A significant problem with each of the above-described methods for identifying nucleic acid sequence differences is that prior knowledge of the gene of interest is generally required. Additionally, each of these methods utilizes DNA display techniques that limit the number of different genes that can be analyzed at one time. There is a need for development of techniques that allow identification of sequence alterations and mutations without prior knowledge of which gene has been disrupted. There is also a need for the development of techniques that allow analysis of multiple different sequence alterations at the same time.

SUMMARY OF THE INVENTION

The present invention provides a general method for the detection of sequence differences between two or more nucleic acid populations. The invention provides tools that can be used, for example, to identify polymorphisms in genomic DNA, to identify genetic mutations associated with disease states, and/or to identify genes whose primary transcripts are alternatively spliced.

Nucleotide sequence alterations can take the form of substitutions, deletions, additions, or rearrangements. When a strand of nucleic acid (e.g., a single strand of RNA or DNA) having an altered sequence is hybridized with a complementary sequence that has not been analogously altered, the heteroduplex will contain a mismatch, or an unpaired loop. Such mismatches or hairpin loops are susceptible to cleavage by various chemical and/or enzymatic agents.

The present invention encompasses the recognition that hybridization and mismatch cleavage techniques can be utilized to identify differences between nucleic acid populations. Specifically, according to the present invention, nucleic acid strands present in or produced from a first population are hybridized with complementary strands present in or produced from a second population. Mismatches are cleaved, and products of mismatched cleavage reactions are isolated. The isolated cleavage products are subsequently used to identify those sequences that differed between the two nucleic acid populations.

One of the advantages provided by the present invention is that it allows rapid identification of many different sequence alterations at the same time. That is, most conventional mutation discovery techniques identify one mutation in one gene. By contrast, the methods and system of the present invention allow analysis of multiple genes at the same time. Over 10,000 genes can be processed simultaneously in the procedures according to the present invention.

Additionally, as discussed above, the present invention allows identification of sequence differences in genes without any prior knowledge that the particular gene is relevant to the state (e.g., disease state, developmental stage, state of speciation, etc.) being studied. In fact, the present invention allows the identification of the relevant gene or genes by identification of those genes whose sequences are different in different nucleic acid populations.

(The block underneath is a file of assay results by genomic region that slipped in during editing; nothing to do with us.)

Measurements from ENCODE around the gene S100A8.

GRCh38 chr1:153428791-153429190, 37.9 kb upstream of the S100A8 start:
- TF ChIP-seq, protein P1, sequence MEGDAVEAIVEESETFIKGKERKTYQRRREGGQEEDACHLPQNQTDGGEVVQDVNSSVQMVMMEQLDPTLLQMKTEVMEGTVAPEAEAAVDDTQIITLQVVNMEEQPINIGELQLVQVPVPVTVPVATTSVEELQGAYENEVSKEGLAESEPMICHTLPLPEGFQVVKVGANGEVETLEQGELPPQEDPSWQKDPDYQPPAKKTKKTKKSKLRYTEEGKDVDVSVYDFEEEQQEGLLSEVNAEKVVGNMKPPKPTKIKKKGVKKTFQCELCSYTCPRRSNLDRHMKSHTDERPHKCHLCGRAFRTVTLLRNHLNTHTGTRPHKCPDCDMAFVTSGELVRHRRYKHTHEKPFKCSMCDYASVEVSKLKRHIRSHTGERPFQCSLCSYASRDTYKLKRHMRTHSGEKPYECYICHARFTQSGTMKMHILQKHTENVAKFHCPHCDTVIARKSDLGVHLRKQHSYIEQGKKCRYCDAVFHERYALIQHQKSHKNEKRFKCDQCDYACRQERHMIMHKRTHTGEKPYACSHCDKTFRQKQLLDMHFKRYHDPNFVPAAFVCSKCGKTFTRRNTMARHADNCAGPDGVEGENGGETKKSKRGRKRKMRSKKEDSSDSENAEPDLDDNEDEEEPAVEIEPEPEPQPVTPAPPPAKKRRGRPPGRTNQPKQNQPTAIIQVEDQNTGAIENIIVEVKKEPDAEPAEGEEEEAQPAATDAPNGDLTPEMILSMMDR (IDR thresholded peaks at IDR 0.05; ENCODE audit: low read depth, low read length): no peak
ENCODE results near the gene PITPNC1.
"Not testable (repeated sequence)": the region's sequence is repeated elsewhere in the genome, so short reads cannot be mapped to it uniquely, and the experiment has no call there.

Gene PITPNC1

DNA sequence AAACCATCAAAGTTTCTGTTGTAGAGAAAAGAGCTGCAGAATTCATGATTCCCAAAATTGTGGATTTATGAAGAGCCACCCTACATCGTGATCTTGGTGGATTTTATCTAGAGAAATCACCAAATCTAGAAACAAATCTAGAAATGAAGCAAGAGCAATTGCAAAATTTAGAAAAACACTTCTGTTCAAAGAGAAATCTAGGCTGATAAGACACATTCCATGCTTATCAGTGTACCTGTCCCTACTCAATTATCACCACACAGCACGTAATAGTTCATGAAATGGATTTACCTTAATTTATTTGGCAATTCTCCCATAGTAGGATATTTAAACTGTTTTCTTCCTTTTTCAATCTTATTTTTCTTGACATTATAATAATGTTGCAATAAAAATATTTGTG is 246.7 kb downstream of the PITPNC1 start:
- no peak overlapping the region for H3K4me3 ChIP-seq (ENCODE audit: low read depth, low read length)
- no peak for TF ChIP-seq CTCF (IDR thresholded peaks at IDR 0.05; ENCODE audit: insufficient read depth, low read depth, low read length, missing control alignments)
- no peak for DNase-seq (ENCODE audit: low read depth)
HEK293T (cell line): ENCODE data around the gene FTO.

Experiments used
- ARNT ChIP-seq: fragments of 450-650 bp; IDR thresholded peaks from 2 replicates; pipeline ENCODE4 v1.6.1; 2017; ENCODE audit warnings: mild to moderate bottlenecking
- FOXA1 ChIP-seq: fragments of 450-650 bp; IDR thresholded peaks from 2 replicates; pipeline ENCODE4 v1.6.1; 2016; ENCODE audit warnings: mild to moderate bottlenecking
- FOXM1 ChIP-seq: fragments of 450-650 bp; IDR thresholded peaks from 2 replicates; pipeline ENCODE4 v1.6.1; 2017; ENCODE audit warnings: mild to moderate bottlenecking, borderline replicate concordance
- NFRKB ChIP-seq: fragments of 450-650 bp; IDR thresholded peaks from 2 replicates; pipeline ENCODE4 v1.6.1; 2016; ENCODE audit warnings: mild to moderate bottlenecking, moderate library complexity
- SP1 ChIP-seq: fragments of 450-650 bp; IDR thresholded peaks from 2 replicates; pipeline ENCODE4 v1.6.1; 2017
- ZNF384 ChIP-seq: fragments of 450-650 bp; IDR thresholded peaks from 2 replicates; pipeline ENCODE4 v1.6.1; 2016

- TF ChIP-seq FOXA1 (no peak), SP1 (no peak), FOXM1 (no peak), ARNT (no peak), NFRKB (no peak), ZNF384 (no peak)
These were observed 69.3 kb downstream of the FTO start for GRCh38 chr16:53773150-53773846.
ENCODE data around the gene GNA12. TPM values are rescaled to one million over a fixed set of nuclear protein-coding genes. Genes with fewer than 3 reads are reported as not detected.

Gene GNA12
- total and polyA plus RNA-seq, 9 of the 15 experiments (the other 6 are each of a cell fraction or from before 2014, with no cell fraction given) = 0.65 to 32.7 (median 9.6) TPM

The present invention therefore provides a method for identifying sequence differences in nucleic acid populations, the method comprising steps of (i) providing a first nucleic acid population; (ii) providing a second nucleic acid population having at least one difference in nucleotide sequence as compared with the first nucleic acid population; (iii) forming heteroduplexes between nucleic acid strands in the first and second nucleic acid populations, at least one of the heteroduplexes having a mismatch due to the at least one difference in nucleotide sequence; (iv) cleaving the at least one mismatched heteroduplex in a mismatch-dependent manner; and (v) isolating cleavage products.

The present invention also provides a method of identifying a gene whose nucleotide sequence is altered in different cells, the method comprising steps of (i) providing a first nucleic acid population from a first cell in which the gene has a first nucleotide sequence; (ii) providing a second nucleic acid population from a second cell in which the gene has a second nucleotide sequence that differs from the first nucleotide sequence in that at least one nucleotide has been substituted, added, deleted, or rearranged; (iii) forming heteroduplexes between nucleic acid strands in the first and second nucleic acid populations, at least one of the heteroduplexes having a mismatch due to the at least one difference in nucleotide sequence; (iv) cleaving the at least one mismatched heteroduplex in a mismatch-dependent manner; (v) isolating at least one cleavage product; and (vi) using the at least one isolated cleavage product to identify the gene whose nucleotide sequence was altered in the second cell as compared with the first cell.

The present invention further provides a method of identifying a gene whose transcript is alternatively spliced, the method comprising steps of (i) providing an RNA sample from a cell; (ii) producing a double-stranded DNA population from the isolated RNA; (iii) exposing said double-stranded DNA population to denaturing conditions; (iv) exposing the denatured DNA to annealing conditions so that heteroduplex double-stranded DNAs are formed, at least one heteroduplex double-stranded DNA consisting of a first strand corresponding to a first alternatively spliced transcript of a gene and a second strand corresponding to a second alternatively spliced transcript of the same gene, the at least one heteroduplex double-stranded DNA containing an unpaired region; (v) cleaving the at least one heteroduplex containing an unpaired region at said unpaired region; (vi) isolating at least one cleavage product; and (vii) using the at least one isolated cleavage product to identify the gene whose transcript was alternatively spliced.

Various aspects and implications of the present invention will be more fully understood with reference to the following Description of Preferred Embodiments, which should be read in light of the accompanying drawings.

DESCRIPTION OF THE DRAWINGS